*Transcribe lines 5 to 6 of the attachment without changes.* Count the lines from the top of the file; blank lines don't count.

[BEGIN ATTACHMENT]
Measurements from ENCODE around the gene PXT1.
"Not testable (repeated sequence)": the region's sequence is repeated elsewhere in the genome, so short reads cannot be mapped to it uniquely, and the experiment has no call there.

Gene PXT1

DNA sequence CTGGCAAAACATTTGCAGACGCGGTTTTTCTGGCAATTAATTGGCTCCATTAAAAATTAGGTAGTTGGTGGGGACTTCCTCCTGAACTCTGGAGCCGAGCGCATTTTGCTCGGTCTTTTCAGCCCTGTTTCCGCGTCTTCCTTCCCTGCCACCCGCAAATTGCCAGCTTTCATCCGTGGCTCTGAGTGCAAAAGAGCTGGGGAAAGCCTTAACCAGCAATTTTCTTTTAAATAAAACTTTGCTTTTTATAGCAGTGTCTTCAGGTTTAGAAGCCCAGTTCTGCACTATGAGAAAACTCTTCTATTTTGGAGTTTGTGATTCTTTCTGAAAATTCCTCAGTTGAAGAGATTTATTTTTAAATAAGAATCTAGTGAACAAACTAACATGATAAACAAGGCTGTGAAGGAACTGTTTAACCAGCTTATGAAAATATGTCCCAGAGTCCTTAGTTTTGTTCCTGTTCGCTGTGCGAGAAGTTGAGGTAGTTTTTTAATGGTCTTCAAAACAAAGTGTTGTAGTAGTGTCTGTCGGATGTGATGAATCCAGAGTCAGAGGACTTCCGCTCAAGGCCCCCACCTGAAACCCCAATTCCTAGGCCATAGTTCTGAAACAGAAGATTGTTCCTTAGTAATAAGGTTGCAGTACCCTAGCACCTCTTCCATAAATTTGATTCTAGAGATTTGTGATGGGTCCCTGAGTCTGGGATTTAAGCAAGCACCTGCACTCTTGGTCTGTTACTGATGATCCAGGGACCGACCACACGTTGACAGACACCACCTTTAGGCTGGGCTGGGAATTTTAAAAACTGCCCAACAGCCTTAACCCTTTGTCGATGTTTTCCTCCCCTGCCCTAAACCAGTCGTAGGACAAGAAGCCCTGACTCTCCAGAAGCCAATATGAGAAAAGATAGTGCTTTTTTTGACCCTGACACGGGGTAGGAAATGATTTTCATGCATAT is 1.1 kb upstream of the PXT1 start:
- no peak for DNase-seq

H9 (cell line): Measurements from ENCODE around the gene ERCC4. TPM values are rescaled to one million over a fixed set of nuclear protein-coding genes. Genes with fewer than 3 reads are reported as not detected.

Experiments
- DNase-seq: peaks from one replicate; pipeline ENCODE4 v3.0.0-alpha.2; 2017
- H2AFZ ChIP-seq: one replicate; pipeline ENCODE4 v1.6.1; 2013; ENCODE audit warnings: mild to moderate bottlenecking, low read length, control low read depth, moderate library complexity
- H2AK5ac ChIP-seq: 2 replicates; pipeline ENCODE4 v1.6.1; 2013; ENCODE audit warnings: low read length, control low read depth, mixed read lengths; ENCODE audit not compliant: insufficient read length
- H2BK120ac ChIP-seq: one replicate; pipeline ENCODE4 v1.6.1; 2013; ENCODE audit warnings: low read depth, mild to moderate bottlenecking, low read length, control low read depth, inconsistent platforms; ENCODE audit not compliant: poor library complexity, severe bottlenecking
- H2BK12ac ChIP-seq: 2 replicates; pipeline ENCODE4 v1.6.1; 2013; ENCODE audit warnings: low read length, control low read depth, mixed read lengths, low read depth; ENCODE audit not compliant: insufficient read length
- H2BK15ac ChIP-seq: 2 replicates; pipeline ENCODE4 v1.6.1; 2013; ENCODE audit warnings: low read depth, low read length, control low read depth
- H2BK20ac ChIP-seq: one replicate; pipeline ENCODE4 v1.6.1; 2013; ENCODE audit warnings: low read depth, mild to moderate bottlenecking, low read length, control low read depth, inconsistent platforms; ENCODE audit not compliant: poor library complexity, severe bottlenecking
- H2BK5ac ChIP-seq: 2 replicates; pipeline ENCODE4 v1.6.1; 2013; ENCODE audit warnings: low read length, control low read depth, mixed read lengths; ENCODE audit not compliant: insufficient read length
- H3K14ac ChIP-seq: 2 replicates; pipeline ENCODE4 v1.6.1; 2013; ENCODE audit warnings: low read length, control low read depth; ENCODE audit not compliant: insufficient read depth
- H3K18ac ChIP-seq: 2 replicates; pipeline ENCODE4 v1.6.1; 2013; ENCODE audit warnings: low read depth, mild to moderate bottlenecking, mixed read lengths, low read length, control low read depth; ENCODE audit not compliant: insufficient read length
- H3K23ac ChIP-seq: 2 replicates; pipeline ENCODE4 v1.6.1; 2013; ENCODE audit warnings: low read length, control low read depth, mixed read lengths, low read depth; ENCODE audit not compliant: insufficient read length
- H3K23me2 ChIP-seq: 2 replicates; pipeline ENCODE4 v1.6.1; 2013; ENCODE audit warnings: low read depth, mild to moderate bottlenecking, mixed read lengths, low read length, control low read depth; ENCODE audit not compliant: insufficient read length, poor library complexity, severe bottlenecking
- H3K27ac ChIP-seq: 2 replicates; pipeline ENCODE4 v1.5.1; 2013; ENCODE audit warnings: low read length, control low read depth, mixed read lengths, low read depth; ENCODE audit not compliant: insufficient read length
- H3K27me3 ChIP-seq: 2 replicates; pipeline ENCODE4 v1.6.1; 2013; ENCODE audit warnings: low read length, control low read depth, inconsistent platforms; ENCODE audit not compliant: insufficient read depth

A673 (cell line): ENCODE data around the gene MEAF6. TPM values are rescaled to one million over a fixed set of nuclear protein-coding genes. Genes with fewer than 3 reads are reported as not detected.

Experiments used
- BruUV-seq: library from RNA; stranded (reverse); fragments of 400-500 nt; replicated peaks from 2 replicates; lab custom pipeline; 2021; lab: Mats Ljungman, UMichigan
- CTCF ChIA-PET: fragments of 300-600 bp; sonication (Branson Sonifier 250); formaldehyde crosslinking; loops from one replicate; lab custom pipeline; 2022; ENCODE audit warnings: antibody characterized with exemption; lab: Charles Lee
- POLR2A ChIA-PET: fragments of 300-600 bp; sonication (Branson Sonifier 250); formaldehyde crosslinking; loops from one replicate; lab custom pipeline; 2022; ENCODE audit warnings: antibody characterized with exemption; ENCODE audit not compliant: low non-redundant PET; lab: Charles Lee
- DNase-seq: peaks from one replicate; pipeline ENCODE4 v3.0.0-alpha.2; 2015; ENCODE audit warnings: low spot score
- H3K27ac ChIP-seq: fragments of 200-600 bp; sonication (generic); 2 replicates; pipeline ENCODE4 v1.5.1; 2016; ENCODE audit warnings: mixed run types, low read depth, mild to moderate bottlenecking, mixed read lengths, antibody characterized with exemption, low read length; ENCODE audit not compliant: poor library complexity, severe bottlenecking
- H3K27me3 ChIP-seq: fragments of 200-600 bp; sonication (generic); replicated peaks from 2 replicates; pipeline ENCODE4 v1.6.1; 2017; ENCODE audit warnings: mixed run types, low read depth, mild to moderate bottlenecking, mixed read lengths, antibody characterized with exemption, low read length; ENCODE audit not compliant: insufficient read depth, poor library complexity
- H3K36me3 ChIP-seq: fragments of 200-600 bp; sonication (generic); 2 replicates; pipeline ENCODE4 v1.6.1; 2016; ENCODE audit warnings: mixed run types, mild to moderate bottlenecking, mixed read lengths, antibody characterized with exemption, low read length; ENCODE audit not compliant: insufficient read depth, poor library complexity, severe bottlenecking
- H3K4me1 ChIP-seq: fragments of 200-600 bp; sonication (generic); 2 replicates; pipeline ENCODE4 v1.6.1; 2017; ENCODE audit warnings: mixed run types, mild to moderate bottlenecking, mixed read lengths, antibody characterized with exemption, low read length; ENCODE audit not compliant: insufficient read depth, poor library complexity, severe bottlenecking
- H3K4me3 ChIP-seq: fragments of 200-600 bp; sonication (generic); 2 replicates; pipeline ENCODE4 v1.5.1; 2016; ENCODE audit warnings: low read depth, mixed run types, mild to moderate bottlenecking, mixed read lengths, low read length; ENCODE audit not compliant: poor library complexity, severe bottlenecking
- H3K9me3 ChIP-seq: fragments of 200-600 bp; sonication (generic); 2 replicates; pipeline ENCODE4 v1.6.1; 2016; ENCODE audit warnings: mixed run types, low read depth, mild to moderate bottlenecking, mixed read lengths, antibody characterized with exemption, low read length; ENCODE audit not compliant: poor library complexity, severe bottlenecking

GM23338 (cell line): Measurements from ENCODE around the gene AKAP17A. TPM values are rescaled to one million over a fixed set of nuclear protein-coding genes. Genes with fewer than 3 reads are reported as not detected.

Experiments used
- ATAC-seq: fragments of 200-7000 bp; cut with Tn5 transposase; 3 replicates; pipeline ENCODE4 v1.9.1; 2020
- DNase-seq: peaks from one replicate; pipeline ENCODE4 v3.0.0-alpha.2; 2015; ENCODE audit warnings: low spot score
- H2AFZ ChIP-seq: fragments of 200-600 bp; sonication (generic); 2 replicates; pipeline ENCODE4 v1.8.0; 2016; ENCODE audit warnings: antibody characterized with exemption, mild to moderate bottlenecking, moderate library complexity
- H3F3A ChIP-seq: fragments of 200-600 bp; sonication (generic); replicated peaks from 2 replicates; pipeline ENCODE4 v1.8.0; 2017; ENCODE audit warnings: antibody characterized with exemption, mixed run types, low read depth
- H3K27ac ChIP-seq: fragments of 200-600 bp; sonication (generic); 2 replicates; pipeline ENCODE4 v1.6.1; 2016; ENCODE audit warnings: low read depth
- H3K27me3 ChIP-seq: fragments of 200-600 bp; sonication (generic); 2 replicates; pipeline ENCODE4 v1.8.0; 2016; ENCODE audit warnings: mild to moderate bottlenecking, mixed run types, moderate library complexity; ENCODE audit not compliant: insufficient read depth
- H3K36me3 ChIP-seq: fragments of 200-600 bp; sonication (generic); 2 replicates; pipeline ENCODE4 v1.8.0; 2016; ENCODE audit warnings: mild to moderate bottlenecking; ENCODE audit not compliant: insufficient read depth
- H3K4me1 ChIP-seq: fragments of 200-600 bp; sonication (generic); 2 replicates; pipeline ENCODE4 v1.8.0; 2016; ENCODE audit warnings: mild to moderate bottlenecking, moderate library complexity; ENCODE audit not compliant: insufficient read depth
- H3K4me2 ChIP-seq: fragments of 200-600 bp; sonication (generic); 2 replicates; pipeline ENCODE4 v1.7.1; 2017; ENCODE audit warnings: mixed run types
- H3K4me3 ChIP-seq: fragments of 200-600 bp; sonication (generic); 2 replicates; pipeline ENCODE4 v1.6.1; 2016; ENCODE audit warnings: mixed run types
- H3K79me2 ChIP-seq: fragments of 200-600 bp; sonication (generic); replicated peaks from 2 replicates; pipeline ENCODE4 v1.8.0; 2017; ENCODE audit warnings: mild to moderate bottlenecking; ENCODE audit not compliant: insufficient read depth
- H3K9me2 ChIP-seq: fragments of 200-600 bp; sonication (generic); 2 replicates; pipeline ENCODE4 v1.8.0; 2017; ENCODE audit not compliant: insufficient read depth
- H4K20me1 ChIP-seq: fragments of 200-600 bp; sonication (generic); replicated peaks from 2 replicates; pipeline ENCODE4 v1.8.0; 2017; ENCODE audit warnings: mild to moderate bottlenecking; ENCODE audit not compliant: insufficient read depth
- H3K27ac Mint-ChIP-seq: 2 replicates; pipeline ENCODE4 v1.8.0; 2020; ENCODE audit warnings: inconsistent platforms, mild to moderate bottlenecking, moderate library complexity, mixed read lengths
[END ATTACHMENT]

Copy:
- no peak for DNase-seq

H9 (cell line): Measurements from ENCODE around the gene ERCC4. TPM values are rescaled to one million over a fixed set of nuclear protein-coding genes. Genes with fewer than 3 reads are reported as not detected.